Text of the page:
Christmas Eve games weren't as common as the ones played on Christmas, but they were a blessing to the New York Rangers, who went 3-0-2 in the five games they played on Dec. 24. They were pretty good on Dec. 25 as well; New York went 24-11-2 on Christmas, including a 2-1 win at Minnesota in their last Yule game in 1971. They even pulled off a rare holiday daily double in 1966, winning 4-3 at Montreal on Christmas Eve and 1-0 at Chicago the next night.
Some other numbers for Dec. 24-25:0
-- Combined goals by the Montreal Canadiens and New York Rangers on Dec. 24, 1949, the only game played on Christmas Eve or Christmas in which neither team scored. The Rangers' Chuck Rayner and Montreal's Bill Durnan both were flawless in what the Hockey News called "the best goaltending performance of the season." 1
-- Christmas games that went to overtime. Detroit beat the Brooklyn Americans 3-2 in OT in 1941 -- the NHL played overtime until World War II and then not again until 1983. There was also one OT win on Christmas Eve -- Toronto beat Montreal 2-1 in 1931.2
-- Consecutive shutouts by the St. Louis Blues in 1967 and 1968, their first two Christmases in the NHL. Both came against the North Stars -- and both were in Minnesota. Seth Martin won 1-0 in 1967; Glenn Hall was a 2-0 winner in '68.3
-- Goals scored by Toronto's Bill MacMillan in a 5-3 victory against Detroit on Christmas night in 1971. MacMillan is the last player to get a Christmas hat trick.4
-- Losses in holiday games by the Los Angeles Kings, who were 0-3-0 on Christmas and 0-1-0 on Christmas Eve. The Kings are the only team to play more than once on Dec. 24-25 and go home without anything to show for their efforts.5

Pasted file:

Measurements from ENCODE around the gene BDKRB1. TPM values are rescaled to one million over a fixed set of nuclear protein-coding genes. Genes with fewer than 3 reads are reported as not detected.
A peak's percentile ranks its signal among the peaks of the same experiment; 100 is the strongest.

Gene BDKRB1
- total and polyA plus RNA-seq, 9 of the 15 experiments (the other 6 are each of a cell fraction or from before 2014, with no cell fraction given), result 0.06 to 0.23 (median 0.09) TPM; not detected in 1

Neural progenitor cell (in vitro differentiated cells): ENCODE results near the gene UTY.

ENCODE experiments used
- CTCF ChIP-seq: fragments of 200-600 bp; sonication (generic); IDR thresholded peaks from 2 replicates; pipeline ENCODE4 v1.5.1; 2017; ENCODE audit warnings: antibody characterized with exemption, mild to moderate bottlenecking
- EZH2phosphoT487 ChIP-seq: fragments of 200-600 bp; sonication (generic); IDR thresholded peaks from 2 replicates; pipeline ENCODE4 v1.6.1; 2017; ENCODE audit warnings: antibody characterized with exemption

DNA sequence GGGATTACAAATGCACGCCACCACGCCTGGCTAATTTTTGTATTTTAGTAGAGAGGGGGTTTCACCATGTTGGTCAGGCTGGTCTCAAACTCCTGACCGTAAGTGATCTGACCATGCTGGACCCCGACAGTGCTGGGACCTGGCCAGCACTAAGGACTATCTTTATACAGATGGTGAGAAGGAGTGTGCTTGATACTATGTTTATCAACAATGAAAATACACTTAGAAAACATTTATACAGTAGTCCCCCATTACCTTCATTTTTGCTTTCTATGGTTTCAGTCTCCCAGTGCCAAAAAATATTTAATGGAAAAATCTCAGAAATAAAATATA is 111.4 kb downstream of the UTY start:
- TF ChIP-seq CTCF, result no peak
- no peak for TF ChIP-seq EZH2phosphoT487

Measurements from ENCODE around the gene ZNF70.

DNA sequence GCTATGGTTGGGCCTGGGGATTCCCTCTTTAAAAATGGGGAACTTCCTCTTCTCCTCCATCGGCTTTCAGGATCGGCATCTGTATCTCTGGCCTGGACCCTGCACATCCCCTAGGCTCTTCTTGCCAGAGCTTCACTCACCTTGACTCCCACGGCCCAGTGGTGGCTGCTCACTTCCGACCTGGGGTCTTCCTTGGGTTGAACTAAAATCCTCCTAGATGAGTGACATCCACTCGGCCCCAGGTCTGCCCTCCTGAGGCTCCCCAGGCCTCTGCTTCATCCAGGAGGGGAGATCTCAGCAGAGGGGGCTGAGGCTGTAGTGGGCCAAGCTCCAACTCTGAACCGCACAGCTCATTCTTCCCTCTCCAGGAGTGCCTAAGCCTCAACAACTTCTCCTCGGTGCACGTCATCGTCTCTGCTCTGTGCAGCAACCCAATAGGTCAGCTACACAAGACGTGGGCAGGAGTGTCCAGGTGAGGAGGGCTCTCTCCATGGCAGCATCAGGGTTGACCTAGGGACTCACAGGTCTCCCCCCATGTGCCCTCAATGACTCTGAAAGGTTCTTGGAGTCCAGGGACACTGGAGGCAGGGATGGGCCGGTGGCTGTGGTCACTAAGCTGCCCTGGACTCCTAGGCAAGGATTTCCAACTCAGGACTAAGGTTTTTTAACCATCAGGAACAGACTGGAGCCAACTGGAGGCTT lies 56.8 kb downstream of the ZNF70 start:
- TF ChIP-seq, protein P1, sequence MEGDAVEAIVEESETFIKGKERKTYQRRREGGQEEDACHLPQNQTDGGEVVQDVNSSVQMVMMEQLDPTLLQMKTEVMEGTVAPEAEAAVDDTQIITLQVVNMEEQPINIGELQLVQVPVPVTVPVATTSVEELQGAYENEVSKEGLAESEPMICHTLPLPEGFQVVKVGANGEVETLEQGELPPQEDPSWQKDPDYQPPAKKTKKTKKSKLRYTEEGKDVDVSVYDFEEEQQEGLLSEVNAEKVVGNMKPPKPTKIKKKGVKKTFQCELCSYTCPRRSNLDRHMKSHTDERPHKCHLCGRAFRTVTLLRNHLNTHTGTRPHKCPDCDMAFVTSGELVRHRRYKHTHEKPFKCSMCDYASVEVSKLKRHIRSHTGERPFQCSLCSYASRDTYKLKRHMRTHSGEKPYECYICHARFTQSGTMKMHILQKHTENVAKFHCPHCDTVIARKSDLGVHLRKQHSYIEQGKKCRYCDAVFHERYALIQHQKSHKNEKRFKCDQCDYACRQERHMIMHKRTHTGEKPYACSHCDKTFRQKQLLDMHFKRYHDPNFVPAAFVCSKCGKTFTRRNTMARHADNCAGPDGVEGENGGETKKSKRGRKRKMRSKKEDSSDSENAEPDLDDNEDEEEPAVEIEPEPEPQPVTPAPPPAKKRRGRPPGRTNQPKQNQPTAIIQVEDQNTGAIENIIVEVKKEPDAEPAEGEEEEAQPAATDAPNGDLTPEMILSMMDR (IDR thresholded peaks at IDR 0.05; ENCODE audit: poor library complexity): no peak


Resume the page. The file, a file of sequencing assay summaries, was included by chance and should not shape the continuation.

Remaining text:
-- Penalty minutes assessed to California's Ernie Hickey and L.A.'s Jean Potvin for a first-period fight on Dec. 25, 1971. It was the last fight in a Christmas game, though the Rangers' Rod Seiling and Minnesota's Jude Drouin had tangled earlier in the evening.6
-- Most goals in a Christmas shutout after the institution of the red line in 1944. Montreal wiped out Chicago 6-0 on Dec. 25, 1962, in the only post-red line Christmas shutout in which the winner scored more than three goals.7
-- Goals scored by Boston against Chicago in 1950 (7-4) and Los Angeles in 1969 (7-1) -- the only times a team scored exactly seven goals in a Christmas game.8
-- Goals by Toronto (against Los Angeles) in 1969 and Boston (at Toronto) in 1949 -- the most goals scored by any team on Christmas Eve.9
-- Games played on Christmas Eve by the Maple Leafs, the most of any team (Montreal is next with seven). The Leafs were 5-2-2 on Dec. 24, capped by their 8-1 rout of Los Angeles in 1969.10
-- Most goals scored by one team in a holiday game. Eighty-one years ago, the Detroit Falcons (later the Red Wings) celebrated Christmas 1930 by beating Toronto 10-1.
Author: John Kreiser | NHL.com Columnist